I should have said: I CAN live with that because it only happens once. Sorry about the wrong wording!

teusch (#13): what waveform would you >>expect<<?

That's easy: what I've already shown, without the glitch! Like I've explained in #12, in 'idle' state timer is stopped (eventually turned off) and the outputs PB0/1 are both '0'. They could be also both '1', but I prefer '0' because I have the input of the amp. acting as a pull-down resistor, so even during reset, a '0' is applied on PB0/1. When I turn TMR1 on in PWM mode I expect PB1=OCR1A to go to '1' first, as it should (before the first compare match) and not to '0' and 2 CK later to '1', while \OC1A does exactly the opposite (which is normal).

In 'idle' or 'stopped' state both PB0 and PB1 are '0' and disconnected form the (stopped) timer  for a looong period of time (say minutes). That is not 'dead time'! There are no pulses whatsoever, no overlapping, no dead time between them!

I haven't seen many of those combinations, nor the result. In particular, setting /OC output pin high (complementary to OC pin) in the instruction before the timer setup.

That 'setting up in advance the outputs the way I want them to be in the first period' is one of those many combinations: the glitch is still there, only a bit delayed. It would take me two days to explain everything I've tried. As a matter of fact, yesterday I've spent a couple of hours answering to your last (4) posts... After I filled an entire screen with text, my lovely chrome browser decided, out of the blue, to refresh the page and provided me a new, clean one! I almost had a nervous breakdown! I forced myself to sketch post #12, had a couple of beers and went to bed.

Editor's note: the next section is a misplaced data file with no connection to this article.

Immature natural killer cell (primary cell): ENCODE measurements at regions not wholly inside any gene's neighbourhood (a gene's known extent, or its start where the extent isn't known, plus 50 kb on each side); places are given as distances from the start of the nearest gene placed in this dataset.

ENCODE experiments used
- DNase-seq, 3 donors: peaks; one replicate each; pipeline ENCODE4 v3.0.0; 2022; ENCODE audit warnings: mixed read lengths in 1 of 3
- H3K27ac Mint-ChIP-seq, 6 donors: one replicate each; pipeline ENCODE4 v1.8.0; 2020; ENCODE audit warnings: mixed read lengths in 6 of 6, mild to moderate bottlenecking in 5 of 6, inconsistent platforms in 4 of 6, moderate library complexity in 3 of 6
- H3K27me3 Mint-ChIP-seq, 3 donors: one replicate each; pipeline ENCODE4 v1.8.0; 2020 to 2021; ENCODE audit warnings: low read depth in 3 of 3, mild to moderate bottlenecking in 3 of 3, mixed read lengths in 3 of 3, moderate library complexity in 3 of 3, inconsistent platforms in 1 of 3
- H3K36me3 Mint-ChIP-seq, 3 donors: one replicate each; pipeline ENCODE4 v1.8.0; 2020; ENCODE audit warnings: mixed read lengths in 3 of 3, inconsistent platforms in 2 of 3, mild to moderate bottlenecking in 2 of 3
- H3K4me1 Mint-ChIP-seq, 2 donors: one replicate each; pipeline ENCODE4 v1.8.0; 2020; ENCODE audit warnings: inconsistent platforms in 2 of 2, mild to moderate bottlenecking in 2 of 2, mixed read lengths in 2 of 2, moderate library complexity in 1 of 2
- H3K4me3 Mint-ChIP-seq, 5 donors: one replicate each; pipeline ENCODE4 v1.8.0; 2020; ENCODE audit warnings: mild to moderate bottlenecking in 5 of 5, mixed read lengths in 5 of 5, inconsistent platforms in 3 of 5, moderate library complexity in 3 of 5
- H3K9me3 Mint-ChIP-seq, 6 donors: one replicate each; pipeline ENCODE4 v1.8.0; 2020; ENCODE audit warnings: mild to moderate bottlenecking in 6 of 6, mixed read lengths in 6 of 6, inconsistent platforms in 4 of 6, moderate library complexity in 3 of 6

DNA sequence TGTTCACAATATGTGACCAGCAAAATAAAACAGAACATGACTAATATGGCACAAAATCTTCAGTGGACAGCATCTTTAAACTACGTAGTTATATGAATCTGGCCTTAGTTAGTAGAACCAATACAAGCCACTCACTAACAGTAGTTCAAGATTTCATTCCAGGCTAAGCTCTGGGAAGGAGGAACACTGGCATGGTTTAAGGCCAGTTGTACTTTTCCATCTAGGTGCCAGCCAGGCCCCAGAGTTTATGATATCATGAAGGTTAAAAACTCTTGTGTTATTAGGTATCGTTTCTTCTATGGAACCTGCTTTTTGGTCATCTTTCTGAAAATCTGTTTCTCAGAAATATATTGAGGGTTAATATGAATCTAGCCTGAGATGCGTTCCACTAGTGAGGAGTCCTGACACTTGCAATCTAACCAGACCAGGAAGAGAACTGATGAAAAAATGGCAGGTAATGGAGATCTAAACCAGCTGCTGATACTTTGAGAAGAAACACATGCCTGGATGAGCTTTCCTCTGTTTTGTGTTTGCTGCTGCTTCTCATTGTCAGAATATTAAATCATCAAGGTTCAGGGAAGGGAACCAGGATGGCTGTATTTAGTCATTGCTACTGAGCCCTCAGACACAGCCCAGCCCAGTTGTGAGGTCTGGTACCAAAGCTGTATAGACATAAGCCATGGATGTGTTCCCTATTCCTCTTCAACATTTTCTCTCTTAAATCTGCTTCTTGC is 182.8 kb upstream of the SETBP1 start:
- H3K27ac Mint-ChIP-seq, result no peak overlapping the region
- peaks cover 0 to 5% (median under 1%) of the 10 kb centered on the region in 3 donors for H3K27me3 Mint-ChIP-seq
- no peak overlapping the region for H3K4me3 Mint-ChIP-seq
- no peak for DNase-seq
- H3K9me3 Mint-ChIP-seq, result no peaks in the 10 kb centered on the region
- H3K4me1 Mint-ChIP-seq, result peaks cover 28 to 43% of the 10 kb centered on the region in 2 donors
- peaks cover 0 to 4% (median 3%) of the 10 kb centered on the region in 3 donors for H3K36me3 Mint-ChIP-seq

I'm still confused about the period of 36us. Tell the fuse bits, especially CKSEL.  Tiny15 mode?

 The fuse settings are part of the code in the first post. No Tiny15 mode.

 About the 36us: In #3, under the picture I mentioned "new parameters: OCR1C = 67; OCR1A = 33; Prescaler = 8". I've changed those values to focus on the region with the glitch. Then, realizing that the pwm pulses are not visible at all, I've changed the prescaler back to 4 and took a new picture, where both the glitch and the pwm pulses are visible. The period in this last picture is 68/2 = 34us. Sorry about the confusion.